What would you say to those who claim you’re too deeply involved in the story to report fairly on it?

I’m not going to deny my involvement in the case – I was the one who discovered the killer’s identity, and I’ve spent the last week at the precinct. But I’m a journalist, it’s not what I do, it’s who I am. My main goal is to tell the story to the best of my ability, helping to keep the citizens of Boston informed and hopefully safer for it.

And what would you say to those who claim you’re too deeply involved with Detective Holden? How does your relationship affect your reporting?

Detective Holden and I have nothing more than years of professional involvement between us. He’s the best detective I’ve ever worked with, and he cooperates with the media. I’m upfront about that working relationship, and I have the strongest belief that my reporting is unhindered by it. Plus, he’s a genuinely nice guy, and it doesn’t hurt to talk to a nice guy while working on the crime beat.

A nice looking guy too, some might say.


What will you do after you catch the killer? Will you continue to work with the precinct?

I’m thinking I’d like to write a book about some of my experiences, actually. I just have to pick the right case. I share a good relationship with the precinct and I certainly hope to work with them again in the future – we just need to catch this killer first.

I really enjoyed writing Sarina. I studied journalism up in Boston, and a lot of elements of that just sort of fell into place. Plus, who doesn’t love a hot city detective – and I promise Kit definitely fits that bill! Check out an excerpt and links below and be sure to visit many of the other great author sites!

Protecting Your Sources

Available on Amazon  Nook  Kobo  Apple  Google 

Chapter 1

SARINA Mason caught a glimpse of herself in the rearview mirror of her ancient Volvo, and sighed fiercely at her reflection. The car harkened back to an era where high class was putting black plastic anywhere it could fit, and seat covers came in various shades of leopard. But it ran, and it got her from one place to the next, which was a requirement for her job as a crime reporter at The Tribune, so what more could be asked of it, really?

What Sarina wasn’t sure was running properly—in fact, she was certain it was operating with a distinctive fault in the connectors—was her own damned brain. What other reasonable explanation could there be for her coming down to Precinct 16 in South Boston, with the intention of locating one Detective Kit Holden?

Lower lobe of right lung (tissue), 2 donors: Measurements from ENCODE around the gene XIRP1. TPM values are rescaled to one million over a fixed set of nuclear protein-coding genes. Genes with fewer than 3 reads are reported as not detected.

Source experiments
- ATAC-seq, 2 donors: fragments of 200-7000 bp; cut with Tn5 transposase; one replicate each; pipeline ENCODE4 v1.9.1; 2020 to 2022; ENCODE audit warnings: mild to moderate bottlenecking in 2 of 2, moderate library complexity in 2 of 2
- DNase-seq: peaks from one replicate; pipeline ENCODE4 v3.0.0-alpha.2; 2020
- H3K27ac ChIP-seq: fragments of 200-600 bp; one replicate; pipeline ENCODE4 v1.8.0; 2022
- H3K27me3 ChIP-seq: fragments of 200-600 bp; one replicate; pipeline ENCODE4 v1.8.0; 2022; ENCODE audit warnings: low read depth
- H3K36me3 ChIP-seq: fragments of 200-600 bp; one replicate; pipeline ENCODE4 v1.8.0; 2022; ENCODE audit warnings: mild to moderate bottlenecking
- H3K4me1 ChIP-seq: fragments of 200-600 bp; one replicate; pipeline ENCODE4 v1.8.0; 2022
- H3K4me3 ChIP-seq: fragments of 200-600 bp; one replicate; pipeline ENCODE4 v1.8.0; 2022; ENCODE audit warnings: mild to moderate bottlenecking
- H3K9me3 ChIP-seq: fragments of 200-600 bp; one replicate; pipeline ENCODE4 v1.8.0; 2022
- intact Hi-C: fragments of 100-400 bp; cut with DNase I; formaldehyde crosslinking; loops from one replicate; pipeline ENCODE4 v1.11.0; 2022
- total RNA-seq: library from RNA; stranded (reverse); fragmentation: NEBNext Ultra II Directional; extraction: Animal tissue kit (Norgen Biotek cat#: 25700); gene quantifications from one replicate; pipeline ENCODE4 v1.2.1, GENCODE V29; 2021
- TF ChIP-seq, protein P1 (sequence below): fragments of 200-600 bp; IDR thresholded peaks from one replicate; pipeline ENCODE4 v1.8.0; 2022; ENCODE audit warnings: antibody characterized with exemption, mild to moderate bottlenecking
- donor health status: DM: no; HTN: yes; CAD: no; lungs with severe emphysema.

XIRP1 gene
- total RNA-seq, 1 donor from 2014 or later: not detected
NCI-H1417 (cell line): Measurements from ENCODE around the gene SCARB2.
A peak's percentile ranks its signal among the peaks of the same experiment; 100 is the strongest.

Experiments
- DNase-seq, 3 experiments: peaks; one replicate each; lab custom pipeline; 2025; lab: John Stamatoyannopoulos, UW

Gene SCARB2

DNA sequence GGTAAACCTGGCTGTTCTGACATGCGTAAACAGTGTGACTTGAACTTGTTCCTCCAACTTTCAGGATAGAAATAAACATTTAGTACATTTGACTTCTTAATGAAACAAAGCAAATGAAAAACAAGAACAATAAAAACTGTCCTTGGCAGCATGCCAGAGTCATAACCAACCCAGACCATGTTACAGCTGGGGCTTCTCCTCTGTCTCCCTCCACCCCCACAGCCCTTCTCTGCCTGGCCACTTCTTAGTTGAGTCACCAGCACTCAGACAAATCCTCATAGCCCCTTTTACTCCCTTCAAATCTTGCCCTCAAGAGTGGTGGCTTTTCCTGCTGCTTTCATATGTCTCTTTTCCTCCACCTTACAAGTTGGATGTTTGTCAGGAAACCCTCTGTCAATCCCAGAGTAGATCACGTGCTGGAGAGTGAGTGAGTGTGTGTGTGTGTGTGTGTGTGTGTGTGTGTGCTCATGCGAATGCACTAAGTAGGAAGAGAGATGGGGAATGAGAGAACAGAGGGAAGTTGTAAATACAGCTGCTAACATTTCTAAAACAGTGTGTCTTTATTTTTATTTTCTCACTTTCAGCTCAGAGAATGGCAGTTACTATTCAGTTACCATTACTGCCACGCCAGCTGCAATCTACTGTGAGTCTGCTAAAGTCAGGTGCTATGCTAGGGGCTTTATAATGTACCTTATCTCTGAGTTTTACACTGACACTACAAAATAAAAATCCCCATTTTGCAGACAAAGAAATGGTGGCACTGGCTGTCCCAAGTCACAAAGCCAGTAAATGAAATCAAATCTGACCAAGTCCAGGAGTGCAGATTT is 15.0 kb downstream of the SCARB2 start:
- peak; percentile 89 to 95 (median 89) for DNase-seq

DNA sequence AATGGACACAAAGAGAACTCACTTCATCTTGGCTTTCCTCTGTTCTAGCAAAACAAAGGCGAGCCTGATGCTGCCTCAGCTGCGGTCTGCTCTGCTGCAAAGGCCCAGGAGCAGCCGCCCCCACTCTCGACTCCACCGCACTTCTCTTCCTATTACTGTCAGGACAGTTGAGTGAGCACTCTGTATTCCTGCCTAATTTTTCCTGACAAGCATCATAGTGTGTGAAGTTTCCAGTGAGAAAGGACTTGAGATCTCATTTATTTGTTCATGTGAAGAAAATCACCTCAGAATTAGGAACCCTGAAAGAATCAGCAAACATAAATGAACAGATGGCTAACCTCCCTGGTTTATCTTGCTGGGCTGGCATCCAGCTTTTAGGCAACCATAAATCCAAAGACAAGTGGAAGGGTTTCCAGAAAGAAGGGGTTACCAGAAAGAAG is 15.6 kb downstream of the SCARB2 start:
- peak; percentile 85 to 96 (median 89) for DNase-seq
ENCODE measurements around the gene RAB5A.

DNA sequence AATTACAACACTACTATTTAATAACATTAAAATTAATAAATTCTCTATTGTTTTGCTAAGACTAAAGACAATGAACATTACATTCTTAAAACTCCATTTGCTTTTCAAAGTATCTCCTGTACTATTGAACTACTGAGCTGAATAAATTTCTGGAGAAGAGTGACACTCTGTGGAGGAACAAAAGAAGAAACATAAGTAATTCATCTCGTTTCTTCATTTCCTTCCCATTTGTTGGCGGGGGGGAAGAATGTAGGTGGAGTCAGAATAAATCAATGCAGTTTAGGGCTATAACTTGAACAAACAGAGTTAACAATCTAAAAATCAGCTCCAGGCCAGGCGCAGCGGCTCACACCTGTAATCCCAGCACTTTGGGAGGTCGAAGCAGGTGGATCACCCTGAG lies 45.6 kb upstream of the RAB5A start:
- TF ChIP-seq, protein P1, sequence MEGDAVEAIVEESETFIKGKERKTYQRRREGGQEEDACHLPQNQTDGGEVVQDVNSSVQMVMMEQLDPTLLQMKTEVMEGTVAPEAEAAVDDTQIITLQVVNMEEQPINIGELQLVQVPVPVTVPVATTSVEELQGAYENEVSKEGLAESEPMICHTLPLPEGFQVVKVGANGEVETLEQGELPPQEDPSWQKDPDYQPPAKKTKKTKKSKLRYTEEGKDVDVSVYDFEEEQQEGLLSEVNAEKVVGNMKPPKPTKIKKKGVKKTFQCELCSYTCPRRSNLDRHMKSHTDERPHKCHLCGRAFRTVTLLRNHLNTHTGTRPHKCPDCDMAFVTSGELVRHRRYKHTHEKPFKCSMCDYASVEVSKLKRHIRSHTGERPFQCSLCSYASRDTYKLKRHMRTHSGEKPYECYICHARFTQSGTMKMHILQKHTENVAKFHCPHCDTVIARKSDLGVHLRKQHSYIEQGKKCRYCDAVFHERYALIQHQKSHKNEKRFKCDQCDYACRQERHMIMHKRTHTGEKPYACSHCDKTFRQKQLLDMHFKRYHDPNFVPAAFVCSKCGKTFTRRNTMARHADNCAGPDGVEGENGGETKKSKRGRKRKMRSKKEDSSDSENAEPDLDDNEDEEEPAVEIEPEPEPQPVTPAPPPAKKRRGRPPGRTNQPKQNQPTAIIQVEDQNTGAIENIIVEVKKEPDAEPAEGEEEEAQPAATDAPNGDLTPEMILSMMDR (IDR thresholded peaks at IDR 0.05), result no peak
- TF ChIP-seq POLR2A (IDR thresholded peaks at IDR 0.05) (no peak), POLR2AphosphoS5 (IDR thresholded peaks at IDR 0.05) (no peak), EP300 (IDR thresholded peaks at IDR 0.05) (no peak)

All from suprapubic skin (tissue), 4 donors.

Maybe she had shorted a fuse, Sarina thought for a moment, rifling through her reporter’s kit—camera, voice recorder, notebook. She hadn’t come looking for Holden in three months, and there was a damn good reason why. But this time she didn’t have a choice. This time she couldn’t pass off the interview to a junior reporter, or put her article in with the token press statement. No, this time Sarina knew she needed some one-on-one with the good detective, and damned if that didn’t make her just a little bit excited.

* * * *

Detective Kit Holden was in a foul mood. He had a goddamned serial killer running roughshod through his city, and everyone from the college papers to the Mayor himself was breathing down his goddamn neck, looking for answers that Kit simply did not have.The amount that he did have regarding the string of bizarre homicides was so paltry he’d have encountered more luck playing Clue in the statehouse basement.

Kit was just cursing the precinct’s unpalatable coffee dregs, when he caught sight of something that made his mood go from foul to seething in two seconds flat. A flash of golden-brown hair, a self-assured, confident aura, yes, Sarina Mason had the ability to crawl under Kit’s skin and irritate in him in a way no one else in his life, press or otherwise, had perfected. Miss Scarlet, indeed.

“Miss Mason…” He stepped forward, tossing the disgusting coffee into the trashcan, and not bothering to school his voice into anything other than obvious distaste at her arrival. Truth be told, Kit didn’t dislike the beautiful reporter on a personal level. He had a grudging respect for her hardheaded desire to report the truth, and he knew that she was damned good at her job. But the age-old rivalry between cops and journos was reason enough for him to let out a little of the venom he was feeling for the day as a whole in her direction.

At least, that was what Kit told himself. He told himself that the irritation he felt when he spied Miss Sarina Mason was entirely based on the feelings of irritation that city detectives had for young, career journalists, and nothing at all to do with the way his body, all of his body, stiffened around her, nothing at all to do with how he was already close to busting a hole in his increasingly tight dress pants at the sheer scent of her wafting across the room.